I've been doing hardcore elimination diets for a year or two, experimenting.
I was never able to stick to ketosis because of the carb cravings. It took tremendous willpower and I could only do a couple of months without cheating.
Recently I decided to go back to ketosis. The carb cravings came roaring in after a few days. About to crack, I decided to try some scallops, to see whether they'd help. Boom - cravings gone, and stayed gone for several days (up to present).
Makes no sense. The ketosis carb cravings were supposed to be due to your body switching over to a new fuel source. So how can scallops eliminate them? Unless you're not really craving carbs at all, but instead some missing micronutrients.
Other things I've observed: 1. On a diet of meat, rice and fish, I have to eat scallops at least once per week or vitality begins to decline and food intake to increase. I assume this is for minerals. 2. Scallops cure muscle cramps during ketosis even when I exercise heavily (2-4 hour soccer games)
So this is all really pointing strongly towards a micronutrient answer, with the carb cravings during transition to ketosis really representing the body craving ?minerals? or something similar.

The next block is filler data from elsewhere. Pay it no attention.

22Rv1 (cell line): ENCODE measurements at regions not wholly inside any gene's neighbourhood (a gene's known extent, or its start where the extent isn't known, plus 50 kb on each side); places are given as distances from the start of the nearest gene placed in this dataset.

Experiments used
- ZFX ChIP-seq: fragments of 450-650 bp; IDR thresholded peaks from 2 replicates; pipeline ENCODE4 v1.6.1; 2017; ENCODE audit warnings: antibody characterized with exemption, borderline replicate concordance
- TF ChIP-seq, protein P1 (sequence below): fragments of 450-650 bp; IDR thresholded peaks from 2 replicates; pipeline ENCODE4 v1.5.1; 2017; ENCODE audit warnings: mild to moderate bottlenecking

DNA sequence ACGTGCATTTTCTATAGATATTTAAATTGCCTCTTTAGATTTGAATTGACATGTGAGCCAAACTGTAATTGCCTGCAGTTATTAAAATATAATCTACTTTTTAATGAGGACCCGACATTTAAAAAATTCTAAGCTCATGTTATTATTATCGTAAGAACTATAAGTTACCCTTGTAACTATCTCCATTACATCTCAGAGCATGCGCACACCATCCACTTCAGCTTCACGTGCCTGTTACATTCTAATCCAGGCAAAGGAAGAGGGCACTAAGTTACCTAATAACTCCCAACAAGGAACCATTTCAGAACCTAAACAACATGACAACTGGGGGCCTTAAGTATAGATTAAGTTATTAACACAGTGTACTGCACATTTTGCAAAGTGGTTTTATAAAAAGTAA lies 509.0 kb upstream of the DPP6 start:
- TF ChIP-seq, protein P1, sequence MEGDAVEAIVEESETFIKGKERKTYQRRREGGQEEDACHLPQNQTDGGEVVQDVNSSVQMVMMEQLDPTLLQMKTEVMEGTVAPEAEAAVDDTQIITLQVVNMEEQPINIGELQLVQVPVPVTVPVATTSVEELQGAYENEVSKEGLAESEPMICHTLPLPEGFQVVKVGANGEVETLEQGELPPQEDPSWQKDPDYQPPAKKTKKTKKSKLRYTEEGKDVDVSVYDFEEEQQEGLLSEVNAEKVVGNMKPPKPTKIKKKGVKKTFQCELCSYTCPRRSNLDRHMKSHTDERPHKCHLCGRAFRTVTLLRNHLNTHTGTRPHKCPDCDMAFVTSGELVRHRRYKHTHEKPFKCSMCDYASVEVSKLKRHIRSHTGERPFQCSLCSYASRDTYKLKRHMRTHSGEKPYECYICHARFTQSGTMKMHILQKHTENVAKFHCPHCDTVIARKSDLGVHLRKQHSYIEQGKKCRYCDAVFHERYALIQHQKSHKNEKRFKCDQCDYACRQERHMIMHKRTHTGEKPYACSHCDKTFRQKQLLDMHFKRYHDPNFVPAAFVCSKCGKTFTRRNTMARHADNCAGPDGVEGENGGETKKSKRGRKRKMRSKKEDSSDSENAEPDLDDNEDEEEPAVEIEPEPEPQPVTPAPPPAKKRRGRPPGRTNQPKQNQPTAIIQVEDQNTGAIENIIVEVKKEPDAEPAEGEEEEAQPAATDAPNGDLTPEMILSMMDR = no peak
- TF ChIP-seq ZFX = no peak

Background info: I've been doing elimination diet of just rice, water, ground beef, fish and scallops for some time. Recently I cut the rice and the ground beef, switched to solid beef and pork instead. The ground beef was too high fat, giving me mild stomach upset, and the rice slowed me down. I say "scallops" instead of "shellfish" because I find scallops the most palatable to eat plain, so all my data is from them.
EDIT: It appears nobody really knows the answer to the main question I was asking, about adaptation to ketosis and switching glucose sources as being the cause of supposedly unavoidable cravings. All three answers shed light on the mystery from different angles, which I appreciate, and all three will be useful to my life.
I'm choosing Melissa's for best answer because in the comments she stated that there wasn't any science directly addressing my question - which is enough to cause me to doubt the prevailing theory on the source of ketogenic carb cravings.